Apple Serious about Autonomous Vehicle Tech, Hires Ex-Google Space Execs

Apple autonomous driving technology

Whenever Apple Inc. hires someone to a special division, there’s always speculation floating around about the iPhone maker’s next move in the space. In this case, it could literally be “space.” The new ex-Google hires include John Fenwick, formerly the head of Google’s spacecraft unit, and Michael Trela, former head of Google’s satellite engineering division.

Both executives will join Google under Greg Duffy, founder of Dropcam, the company behind livestreaming video monitoring cameras for homes and offices that use cloud technology to stream video content securely to an iOS or Android app.

At this point, Fenwick and Trela’s new roles haven’t been clarified, so there’s quite a bit of speculation around whether Apple might pursue an agenda of delivering Internet access to rural areas via satellite, similar to projects that SpaceX, Facebook and Google are currently running.

Apple and Autonomous Vehicle Technology

While that’s not ruled out, Apple would have no vested interest in giving people more access to Internet services in rural areas. Apart from the fact that these new markets aren’t likely to generate any significant sales for Apple Inc., there’s even no question of web traffic, which companies like Google and Facebook would definitely benefit from.

The only ‘audience’ that Apple has right now are its device owners, and Apple is much more likely to foster that ecosystem than focus on a completely new area with little to show in the form of potential top line growth.

However, Apple could be looking at beefing up its Maps capabilities for its autonomous vehicle program, which has recently been made public after years of speculation from the media and absolute silence from the company. With the Cupertino smartphone maker now on California’s DMV list for self-driving vehicle testing, it’s far more likely that Apple wants to work on refining its onboard navigational systems using satellite technology and other related niche technologies.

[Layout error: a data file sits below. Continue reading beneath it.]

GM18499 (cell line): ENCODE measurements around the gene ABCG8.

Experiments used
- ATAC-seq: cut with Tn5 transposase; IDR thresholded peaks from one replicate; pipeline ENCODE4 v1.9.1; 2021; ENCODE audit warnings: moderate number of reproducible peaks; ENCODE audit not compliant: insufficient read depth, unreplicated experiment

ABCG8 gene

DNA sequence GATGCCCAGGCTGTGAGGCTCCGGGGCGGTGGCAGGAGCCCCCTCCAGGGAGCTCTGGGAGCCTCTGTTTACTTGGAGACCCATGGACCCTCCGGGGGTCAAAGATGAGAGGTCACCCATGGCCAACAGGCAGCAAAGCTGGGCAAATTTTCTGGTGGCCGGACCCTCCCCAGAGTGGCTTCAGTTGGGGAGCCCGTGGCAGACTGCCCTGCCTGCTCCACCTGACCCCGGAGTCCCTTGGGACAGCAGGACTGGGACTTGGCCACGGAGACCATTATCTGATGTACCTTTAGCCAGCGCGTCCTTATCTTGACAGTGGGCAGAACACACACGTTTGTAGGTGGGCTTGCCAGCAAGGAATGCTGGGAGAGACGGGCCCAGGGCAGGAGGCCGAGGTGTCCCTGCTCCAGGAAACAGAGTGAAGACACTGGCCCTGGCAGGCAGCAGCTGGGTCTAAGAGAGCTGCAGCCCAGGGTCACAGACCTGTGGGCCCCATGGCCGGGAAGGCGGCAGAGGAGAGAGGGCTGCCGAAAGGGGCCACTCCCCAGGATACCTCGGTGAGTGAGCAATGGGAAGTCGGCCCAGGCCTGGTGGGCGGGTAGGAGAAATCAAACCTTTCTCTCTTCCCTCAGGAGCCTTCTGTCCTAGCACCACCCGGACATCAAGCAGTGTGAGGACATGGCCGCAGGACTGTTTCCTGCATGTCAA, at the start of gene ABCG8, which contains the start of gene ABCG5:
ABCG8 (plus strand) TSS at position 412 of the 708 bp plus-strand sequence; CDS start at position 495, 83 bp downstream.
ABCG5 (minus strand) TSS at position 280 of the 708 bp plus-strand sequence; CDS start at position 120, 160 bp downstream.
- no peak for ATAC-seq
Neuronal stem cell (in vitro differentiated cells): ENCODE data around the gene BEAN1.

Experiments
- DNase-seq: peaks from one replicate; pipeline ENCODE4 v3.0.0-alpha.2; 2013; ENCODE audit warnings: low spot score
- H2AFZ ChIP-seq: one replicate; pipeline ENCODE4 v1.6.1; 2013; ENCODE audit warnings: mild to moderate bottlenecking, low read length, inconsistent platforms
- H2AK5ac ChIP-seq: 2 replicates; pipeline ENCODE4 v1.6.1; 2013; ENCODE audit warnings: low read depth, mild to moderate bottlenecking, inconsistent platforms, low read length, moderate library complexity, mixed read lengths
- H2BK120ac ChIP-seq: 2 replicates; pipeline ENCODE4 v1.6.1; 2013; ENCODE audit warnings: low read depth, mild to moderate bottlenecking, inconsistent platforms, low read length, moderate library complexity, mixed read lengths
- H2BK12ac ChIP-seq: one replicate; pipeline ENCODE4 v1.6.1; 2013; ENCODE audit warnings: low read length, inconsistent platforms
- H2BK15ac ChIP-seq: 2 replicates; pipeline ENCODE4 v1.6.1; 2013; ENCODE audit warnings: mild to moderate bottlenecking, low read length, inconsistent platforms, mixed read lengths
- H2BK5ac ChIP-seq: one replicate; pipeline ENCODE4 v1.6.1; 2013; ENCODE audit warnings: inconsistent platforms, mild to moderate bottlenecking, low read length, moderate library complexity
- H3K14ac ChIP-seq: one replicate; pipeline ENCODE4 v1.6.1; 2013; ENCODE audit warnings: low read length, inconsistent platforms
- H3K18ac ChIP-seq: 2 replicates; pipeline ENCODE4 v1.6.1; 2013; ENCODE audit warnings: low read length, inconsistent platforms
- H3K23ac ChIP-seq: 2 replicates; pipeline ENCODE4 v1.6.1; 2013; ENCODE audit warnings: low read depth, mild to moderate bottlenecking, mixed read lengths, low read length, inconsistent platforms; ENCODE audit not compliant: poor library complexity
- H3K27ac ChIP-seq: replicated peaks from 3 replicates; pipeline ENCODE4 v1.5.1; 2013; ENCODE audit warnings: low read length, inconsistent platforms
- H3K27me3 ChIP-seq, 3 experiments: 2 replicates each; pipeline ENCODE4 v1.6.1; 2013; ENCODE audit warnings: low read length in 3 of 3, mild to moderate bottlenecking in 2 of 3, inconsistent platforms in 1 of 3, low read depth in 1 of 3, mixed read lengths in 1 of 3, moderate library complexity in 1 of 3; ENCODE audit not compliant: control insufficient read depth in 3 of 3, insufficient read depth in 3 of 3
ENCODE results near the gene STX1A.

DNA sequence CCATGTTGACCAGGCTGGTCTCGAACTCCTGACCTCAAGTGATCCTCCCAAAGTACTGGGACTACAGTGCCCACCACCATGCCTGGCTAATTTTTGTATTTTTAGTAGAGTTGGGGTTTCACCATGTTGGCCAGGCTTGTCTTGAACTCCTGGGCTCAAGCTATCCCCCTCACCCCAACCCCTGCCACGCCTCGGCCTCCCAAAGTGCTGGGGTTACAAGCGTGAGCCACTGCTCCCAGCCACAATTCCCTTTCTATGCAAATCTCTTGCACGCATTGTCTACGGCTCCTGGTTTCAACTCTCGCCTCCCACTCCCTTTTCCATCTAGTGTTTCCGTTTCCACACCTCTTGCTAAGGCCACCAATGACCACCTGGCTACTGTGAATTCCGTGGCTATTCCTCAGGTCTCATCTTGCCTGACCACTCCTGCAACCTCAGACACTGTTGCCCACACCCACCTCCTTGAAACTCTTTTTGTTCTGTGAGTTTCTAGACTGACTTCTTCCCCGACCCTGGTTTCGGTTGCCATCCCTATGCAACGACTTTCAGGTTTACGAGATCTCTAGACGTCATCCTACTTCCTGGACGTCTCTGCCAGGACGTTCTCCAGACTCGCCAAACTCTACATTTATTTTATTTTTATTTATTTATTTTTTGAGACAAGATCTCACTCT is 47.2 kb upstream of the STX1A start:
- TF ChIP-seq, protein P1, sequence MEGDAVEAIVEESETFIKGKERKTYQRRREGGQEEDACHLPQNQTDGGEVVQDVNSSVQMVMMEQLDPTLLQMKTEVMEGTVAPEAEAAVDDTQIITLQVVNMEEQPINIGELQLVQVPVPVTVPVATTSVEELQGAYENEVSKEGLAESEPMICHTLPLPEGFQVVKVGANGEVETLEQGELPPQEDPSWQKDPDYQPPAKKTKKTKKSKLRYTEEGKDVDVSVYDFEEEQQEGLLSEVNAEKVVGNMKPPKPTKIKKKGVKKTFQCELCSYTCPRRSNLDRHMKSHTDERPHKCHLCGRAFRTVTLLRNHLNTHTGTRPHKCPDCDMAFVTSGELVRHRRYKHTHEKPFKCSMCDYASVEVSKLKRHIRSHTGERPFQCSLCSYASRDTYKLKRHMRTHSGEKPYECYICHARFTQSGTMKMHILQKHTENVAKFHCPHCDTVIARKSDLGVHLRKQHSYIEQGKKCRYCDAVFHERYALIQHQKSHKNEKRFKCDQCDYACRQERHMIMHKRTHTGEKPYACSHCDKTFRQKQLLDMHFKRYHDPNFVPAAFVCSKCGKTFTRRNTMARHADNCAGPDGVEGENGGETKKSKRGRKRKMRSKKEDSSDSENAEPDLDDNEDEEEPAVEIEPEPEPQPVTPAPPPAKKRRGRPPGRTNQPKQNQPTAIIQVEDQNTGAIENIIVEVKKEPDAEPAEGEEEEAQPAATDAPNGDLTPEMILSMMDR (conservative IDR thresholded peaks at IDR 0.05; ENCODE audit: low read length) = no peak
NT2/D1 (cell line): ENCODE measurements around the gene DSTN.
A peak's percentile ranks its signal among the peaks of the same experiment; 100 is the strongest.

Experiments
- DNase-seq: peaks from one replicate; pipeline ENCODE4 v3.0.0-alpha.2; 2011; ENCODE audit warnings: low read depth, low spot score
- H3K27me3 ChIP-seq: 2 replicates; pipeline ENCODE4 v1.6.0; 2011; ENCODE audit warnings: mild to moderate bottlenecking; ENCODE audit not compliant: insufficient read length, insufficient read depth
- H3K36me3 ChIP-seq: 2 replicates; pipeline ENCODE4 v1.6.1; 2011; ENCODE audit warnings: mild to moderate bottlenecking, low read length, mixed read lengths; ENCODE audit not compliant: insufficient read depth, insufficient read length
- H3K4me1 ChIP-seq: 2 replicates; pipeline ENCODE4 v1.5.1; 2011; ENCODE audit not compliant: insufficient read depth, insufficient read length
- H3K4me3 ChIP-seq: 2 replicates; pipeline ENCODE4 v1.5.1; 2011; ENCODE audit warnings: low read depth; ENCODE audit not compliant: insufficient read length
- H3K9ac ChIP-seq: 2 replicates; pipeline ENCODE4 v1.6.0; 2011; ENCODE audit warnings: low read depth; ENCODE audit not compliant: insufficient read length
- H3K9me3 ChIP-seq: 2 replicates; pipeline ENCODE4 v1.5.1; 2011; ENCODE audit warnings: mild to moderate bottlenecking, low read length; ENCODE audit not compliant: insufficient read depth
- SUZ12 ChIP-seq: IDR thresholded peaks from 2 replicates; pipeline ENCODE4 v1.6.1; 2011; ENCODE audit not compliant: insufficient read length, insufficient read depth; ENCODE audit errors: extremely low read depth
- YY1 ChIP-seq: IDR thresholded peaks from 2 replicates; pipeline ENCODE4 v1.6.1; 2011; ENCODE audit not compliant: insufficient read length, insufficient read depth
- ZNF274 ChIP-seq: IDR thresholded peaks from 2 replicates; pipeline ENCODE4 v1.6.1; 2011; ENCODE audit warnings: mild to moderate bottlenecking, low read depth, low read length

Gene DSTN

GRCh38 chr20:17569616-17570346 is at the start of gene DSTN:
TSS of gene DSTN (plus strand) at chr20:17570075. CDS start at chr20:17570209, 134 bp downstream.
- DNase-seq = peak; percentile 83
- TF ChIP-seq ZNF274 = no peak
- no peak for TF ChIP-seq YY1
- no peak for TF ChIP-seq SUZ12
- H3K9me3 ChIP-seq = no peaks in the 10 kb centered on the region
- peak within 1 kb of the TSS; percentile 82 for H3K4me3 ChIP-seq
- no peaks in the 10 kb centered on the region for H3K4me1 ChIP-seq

Considering that Apple is all-in with autonomous vehicle technology, that makes more sense. Autonomous vehicles typically transmit and receive a lot of data, not only from orbiting satellites, but also from connected devices in their surroundings. Alongside cloud computing, this relatively new technology, called Edge Computing, involves greater processing power at cloud endpoints, which basically comprise Internet of Things connected devices that are able to process more data much closer to the point where that data is collected.

It wouldn’t surprise us if that’s what Apple has up its sleeve – a way to create a satellite hub with a network where autonomous cars can talk to each other directly and be more “intelligent” on a near real-time basis. The U.S. Department of Transportation is already in the process of creating a framework of rules for vehicle-to-vehicle (V2V) communication:

“Advanced vehicle technologies may well prove to be the silver bullet in saving lives on our roadways. V2V and automated vehicle technologies each hold great potential to make our roads safer, and when combined, their potential is untold.”
NHTSA Administrator Mark Rosekind

Could Apple be moving to comply with such regulatory changes that will eventually create a standard for autonomous cars? It’s possible.

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